The Dead Are Coming: Simone, Part 2

Simone: Part Two

Simone: Part One is available HERE

The petrol ran out quicker than Simone would have liked. Minutes, perhaps an hour? Who knew, moreover, it wasn't important anymore. The car coughed and slowed to coasting pace by the side of a field with long grass, leading to another wooded area in the distance. Simone was in an open space all of a sudden. It was pretty, actually. A good place to die. She had no idea where she was, it suddenly occurred to her, she had left without a map. In too much of a hurry to run away from everything. Improperly prepared was an understatement.

A guess would have been Surrey somewhere, maybe south of London, she hoped. Or had she headed away from London now? Simone had wandered, trying to keep off the “roads” and sneak in to wherever she was going. Fear and impulse. No maps, no preparation for this, it was the only time she’d not prepared in her life, and it was a mistake.

Simone’s eyes whipped left and right. Forgetting herself, she checked the back seat. Again. She shot back around and put her head in her hands wanting to cry. Almost did but regained her composure, then looked around. Can’t see anyone. Or anything. The day was bright and in its infancy. What could she salvage to survive on from the car now? Her rucksack with minimal food and supplies, the blanket and her coat were all. She was in hiking boots fortunately, being a fan of country walks. Having, been a fan of country walks. She saw the irony. But not enough to laugh.
Supposing, correctly, it was now a choice between die here or walk and die somewhere else; Simone thought living longer was at least a small celebration of the tiny power she had over the grim reaper. The car was now caked in blood and surely made some noise as it coughed and spluttered , slowing to an inevitable halt. Eventually the car stopped completely, and Simone got out. She set off through the field heading to the wood and hills the other side of it in the distance.

There was a deep irrigation ditch down to the field first. Her impulse thought was that the packs of bone and bile hunting her, hunting anything, couldn’t climb. Trees were preferable for travel, if perhaps adding the danger of being sneaked up on. So she headed for them. Head spinning, acting on instinct. It wasn’t like her. There was hardly enough time to have that thought though before death’s friend, nature, slapped her in the face. She needed the toilet. This was not one to be held, her last “visit” was many hours previously and despite the serene setting she was nervous, which actually didn’t help matters.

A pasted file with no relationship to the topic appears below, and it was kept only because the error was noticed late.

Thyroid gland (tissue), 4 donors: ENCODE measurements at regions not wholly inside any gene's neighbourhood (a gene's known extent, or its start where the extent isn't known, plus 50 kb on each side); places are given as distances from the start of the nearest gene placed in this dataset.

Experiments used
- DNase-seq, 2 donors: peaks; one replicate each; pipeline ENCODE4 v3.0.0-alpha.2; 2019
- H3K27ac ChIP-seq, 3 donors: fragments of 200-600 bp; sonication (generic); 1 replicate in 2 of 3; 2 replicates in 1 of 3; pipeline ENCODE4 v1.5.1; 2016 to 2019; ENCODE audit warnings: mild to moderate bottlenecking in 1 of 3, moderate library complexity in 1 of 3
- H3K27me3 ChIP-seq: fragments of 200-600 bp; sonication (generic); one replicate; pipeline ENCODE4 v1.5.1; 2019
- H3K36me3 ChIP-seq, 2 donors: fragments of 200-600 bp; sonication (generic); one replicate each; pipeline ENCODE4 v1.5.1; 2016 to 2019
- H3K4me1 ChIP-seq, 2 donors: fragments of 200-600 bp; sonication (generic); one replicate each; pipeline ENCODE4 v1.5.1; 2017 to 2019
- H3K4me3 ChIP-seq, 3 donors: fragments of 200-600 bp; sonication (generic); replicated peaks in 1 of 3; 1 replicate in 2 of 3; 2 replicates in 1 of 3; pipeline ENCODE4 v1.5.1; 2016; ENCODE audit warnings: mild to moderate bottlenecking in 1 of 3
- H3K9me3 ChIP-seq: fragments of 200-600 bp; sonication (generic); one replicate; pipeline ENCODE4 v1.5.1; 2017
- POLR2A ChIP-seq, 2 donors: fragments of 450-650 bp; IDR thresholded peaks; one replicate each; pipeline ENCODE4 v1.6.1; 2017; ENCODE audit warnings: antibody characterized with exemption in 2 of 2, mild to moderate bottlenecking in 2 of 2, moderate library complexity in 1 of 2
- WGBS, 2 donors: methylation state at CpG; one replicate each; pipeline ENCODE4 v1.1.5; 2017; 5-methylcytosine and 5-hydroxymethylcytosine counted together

The long grass stood whispering quietly and at about Simone’s waist height. The field seemed empty which was good. Another, smaller, irrigation ditch ran through the middle of the field  leading over to the woods and Simone thought that would be the safest place to answer nature’s calling. Slightly out of sight, and also leading the right way. Unfortunate, needing a wee in such circumstances but sadly unavoidable. Ducking and quiet, but only because she withheld her hyperventilating, Simone headed toward the ditch.

On arrival there was ample space to crouch in and be totally invisible to the field- level world. On edge, Simone undid her fly. Why jeans? Surely there are more apocalypse friendly trousers? But regardless she undid and pulled them down with her underwear, squatting. Nothing. Oh come on body, you told me you wanted to go, so go!
The urine in her was scared of this world too. Understandably. Simone contemplated pulling her clothes back up and carrying on her aimless coffin dodging. Wait! A trickle, this was encouraging. Bit by bit the unwanted and slowly departing waste in Simone headed with a quiet patter back to earth. She closed her eyes and sighed. That odd, that old, feeling of relaxation which had once felt so reliable returned. Then the other, now more familiar feeling of dread showed up. Opening her eyes Simone looked at the dirt of the ditch in front of her and upward. Dirt. Grass. Sky. Silhouette.